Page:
THE Philippines has called on the international community to launch negotiations for legally binding rules on the development and use of artificial intelligence-powered killer robots, or generally termed as lethal autonomous weapons systems (LAWS).
Foreign Affairs Secretary Enrique Manalo made this pitch before the 78th session of the United Nations General Assembly in New York Saturday.
Manalo, who represented President Ferdinand Marcos Jr. in UNGA this year, reiterated the call of the President last year to create rules and norms “for responsible use of emerging technologies.”
To put this agenda forward, the Philippines is hosting a meeting among Indo-Pacific partners in December to craft rules to govern LAWS.
Countries have been developing and deploying weapons that would be able to fight on their own. Some can already decide who to target and kill, with the use of AI that can recognize enemy radar systems, tanks and ships. The most common LAWS are anti-vehicle and antipersonnel mines which are used for defensive purposes.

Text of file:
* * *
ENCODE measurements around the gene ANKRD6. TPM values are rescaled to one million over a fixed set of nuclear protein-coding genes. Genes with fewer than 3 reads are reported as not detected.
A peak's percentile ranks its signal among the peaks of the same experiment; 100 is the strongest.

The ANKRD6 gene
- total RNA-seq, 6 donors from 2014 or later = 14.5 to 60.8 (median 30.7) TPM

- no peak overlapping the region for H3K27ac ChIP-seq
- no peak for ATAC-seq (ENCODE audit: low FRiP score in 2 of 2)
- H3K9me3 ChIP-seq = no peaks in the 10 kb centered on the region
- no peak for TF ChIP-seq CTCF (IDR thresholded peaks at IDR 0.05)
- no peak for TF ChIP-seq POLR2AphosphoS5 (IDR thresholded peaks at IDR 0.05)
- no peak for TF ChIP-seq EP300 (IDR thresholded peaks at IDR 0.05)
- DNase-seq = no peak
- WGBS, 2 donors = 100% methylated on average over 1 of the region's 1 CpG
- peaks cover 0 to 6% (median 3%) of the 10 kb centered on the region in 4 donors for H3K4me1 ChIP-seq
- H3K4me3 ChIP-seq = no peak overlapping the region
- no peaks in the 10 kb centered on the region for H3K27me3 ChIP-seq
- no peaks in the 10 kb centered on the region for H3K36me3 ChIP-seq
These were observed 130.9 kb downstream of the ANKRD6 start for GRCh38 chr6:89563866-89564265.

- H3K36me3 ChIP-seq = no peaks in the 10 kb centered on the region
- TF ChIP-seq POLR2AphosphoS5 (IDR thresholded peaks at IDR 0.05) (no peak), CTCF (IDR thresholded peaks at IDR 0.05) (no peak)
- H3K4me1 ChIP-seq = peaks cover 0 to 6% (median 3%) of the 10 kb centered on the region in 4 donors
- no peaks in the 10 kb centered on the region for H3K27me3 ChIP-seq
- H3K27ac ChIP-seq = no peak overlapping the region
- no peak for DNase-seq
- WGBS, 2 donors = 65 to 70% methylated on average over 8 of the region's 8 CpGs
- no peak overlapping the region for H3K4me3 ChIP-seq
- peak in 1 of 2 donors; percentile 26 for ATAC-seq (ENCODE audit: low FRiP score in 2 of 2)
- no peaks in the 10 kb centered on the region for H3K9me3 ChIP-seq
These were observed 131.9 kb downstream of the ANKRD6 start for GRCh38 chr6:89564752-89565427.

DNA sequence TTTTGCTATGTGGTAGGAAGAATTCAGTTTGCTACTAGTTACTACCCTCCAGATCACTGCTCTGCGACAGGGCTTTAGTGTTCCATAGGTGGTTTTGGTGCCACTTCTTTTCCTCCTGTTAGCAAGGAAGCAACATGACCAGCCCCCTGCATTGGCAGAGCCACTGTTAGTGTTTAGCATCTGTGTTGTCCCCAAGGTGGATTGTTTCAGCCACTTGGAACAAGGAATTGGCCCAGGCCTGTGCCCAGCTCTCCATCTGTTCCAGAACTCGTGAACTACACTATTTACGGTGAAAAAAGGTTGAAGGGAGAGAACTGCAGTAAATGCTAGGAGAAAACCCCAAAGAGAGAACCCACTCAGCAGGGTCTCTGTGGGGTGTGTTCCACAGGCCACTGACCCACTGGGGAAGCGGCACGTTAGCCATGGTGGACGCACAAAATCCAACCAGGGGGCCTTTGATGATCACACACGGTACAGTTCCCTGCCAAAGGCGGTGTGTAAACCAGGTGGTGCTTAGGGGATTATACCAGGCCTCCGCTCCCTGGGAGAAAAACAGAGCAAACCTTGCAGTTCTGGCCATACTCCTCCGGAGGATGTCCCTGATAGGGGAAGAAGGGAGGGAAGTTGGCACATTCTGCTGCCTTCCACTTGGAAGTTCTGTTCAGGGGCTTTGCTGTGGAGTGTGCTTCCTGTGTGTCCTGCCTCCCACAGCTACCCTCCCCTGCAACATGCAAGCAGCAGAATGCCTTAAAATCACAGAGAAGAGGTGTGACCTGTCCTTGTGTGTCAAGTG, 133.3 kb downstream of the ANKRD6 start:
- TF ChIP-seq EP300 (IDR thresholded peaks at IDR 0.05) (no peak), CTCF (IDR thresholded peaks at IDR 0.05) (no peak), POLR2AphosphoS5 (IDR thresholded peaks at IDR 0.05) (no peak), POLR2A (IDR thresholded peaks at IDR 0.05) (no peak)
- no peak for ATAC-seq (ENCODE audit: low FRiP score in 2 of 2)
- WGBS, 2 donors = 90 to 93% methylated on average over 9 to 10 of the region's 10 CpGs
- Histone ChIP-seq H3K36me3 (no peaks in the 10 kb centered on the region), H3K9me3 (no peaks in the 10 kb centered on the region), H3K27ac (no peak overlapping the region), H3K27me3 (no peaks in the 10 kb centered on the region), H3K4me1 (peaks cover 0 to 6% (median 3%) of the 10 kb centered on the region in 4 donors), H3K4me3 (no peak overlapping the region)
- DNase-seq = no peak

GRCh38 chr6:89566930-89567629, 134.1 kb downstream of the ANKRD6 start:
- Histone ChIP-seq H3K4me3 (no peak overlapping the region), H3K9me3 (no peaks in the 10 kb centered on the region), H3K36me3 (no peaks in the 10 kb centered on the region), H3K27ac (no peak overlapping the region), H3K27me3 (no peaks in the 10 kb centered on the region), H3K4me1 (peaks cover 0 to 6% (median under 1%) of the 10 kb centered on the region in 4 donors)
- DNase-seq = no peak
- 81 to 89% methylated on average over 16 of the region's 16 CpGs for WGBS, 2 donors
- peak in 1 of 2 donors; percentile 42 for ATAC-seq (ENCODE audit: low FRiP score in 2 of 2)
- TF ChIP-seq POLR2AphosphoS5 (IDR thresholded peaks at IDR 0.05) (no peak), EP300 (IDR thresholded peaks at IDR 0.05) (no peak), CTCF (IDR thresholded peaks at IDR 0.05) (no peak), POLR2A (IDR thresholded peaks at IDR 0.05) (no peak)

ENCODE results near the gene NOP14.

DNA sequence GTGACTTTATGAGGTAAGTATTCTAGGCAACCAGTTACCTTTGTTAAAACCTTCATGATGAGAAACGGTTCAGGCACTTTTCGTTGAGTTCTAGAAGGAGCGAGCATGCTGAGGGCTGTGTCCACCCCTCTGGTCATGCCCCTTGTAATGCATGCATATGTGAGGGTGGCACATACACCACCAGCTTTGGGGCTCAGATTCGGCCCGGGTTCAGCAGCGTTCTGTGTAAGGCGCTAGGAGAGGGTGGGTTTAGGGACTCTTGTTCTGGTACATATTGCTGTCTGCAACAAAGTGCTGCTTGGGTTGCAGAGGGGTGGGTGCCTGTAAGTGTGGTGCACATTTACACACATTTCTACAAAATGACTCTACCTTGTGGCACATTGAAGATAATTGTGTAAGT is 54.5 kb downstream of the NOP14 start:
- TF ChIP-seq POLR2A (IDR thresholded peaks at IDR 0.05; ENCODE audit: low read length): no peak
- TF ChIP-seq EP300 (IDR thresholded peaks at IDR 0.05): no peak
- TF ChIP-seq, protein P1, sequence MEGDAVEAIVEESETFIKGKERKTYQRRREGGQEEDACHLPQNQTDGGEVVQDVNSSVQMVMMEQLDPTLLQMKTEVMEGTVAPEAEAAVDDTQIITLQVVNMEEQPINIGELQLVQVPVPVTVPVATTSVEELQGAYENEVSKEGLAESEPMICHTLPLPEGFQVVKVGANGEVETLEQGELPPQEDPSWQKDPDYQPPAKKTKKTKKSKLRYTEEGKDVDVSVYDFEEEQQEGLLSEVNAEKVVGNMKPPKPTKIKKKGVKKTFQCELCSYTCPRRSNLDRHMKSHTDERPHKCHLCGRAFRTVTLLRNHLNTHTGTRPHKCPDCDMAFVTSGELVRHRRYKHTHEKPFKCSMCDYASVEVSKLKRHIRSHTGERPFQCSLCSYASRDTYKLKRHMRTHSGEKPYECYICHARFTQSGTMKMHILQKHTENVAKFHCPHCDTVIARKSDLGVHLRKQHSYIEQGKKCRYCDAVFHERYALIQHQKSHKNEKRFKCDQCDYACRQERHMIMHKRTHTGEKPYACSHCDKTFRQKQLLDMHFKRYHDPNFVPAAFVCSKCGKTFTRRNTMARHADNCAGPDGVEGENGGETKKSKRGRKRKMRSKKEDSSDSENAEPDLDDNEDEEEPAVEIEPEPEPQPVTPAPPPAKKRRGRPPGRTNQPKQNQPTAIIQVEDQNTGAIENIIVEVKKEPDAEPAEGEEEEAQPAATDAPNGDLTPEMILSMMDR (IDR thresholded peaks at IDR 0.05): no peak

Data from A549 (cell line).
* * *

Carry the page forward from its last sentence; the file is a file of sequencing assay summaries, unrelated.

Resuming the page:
However, the Russia-Ukraine war has seen newer sophisticated weapons like Turkish-made Bayraktar TB2 drones and Iran’s Shahed-136 kamikaze drones.
A report by Foreign Policy magazine identified Israel, Russia, South Korea and Turkey as countries that reportedly deployed autonomous weapons. Australia, United Kingdom, China and the United States are investing heavily in developing LAWS.
The Philippines also advocates for peaceful uses of outer space and to elaborate the principle of “due regard,” which includes increasing the responsibilities of spacefaring nations to reduce threats from space such as debris from rocket launches.
Earlier, China’s rocket launches have resulted in the falling of large debris on Philippine waters. There has been concern that if the large debris had fallen on more densely populated areas, there may be casualties or property damage.
“We call for UN partnerships that guarantee that new technologies are not weaponized, or misused in any way to subvert democracy and freedom, to challenge international humanitarian law, and to exploit the vulnerable and violate human rights and human dignity,” Manalo said.
Image credits: Lithuanian Ministry of National Defense via AP